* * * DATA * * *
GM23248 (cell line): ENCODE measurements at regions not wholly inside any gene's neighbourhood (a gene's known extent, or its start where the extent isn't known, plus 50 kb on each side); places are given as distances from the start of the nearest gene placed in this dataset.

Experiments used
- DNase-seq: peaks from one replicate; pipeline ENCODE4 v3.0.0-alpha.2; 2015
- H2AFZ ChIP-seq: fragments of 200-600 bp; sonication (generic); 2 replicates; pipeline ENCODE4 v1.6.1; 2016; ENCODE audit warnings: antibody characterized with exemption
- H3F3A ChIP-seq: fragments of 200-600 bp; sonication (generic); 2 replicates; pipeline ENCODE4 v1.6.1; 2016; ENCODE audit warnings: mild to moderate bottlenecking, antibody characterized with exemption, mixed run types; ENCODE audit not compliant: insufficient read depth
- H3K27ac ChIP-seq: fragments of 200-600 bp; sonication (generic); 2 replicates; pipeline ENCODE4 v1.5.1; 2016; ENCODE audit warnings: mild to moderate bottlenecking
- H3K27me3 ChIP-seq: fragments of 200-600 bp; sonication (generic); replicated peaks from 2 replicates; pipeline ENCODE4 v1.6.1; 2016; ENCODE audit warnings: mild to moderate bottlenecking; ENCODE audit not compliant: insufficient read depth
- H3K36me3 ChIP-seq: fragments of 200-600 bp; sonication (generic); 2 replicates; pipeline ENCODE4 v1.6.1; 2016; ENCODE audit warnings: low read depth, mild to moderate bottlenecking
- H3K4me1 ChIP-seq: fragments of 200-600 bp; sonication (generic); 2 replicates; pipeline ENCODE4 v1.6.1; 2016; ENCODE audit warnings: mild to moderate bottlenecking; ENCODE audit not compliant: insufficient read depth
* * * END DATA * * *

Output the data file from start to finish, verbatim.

GM23248 (cell line): ENCODE measurements at regions not wholly inside any gene's neighbourhood (a gene's known extent, or its start where the extent isn't known, plus 50 kb on each side); places are given as distances from the start of the nearest gene placed in this dataset.

Experiments used
- DNase-seq: peaks from one replicate; pipeline ENCODE4 v3.0.0-alpha.2; 2015
- H2AFZ ChIP-seq: fragments of 200-600 bp; sonication (generic); 2 replicates; pipeline ENCODE4 v1.6.1; 2016; ENCODE audit warnings: antibody characterized with exemption
- H3F3A ChIP-seq: fragments of 200-600 bp; sonication (generic); 2 replicates; pipeline ENCODE4 v1.6.1; 2016; ENCODE audit warnings: mild to moderate bottlenecking, antibody characterized with exemption, mixed run types; ENCODE audit not compliant: insufficient read depth
- H3K27ac ChIP-seq: fragments of 200-600 bp; sonication (generic); 2 replicates; pipeline ENCODE4 v1.5.1; 2016; ENCODE audit warnings: mild to moderate bottlenecking
- H3K27me3 ChIP-seq: fragments of 200-600 bp; sonication (generic); replicated peaks from 2 replicates; pipeline ENCODE4 v1.6.1; 2016; ENCODE audit warnings: mild to moderate bottlenecking; ENCODE audit not compliant: insufficient read depth
- H3K36me3 ChIP-seq: fragments of 200-600 bp; sonication (generic); 2 replicates; pipeline ENCODE4 v1.6.1; 2016; ENCODE audit warnings: low read depth, mild to moderate bottlenecking
- H3K4me1 ChIP-seq: fragments of 200-600 bp; sonication (generic); 2 replicates; pipeline ENCODE4 v1.6.1; 2016; ENCODE audit warnings: mild to moderate bottlenecking; ENCODE audit not compliant: insufficient read depth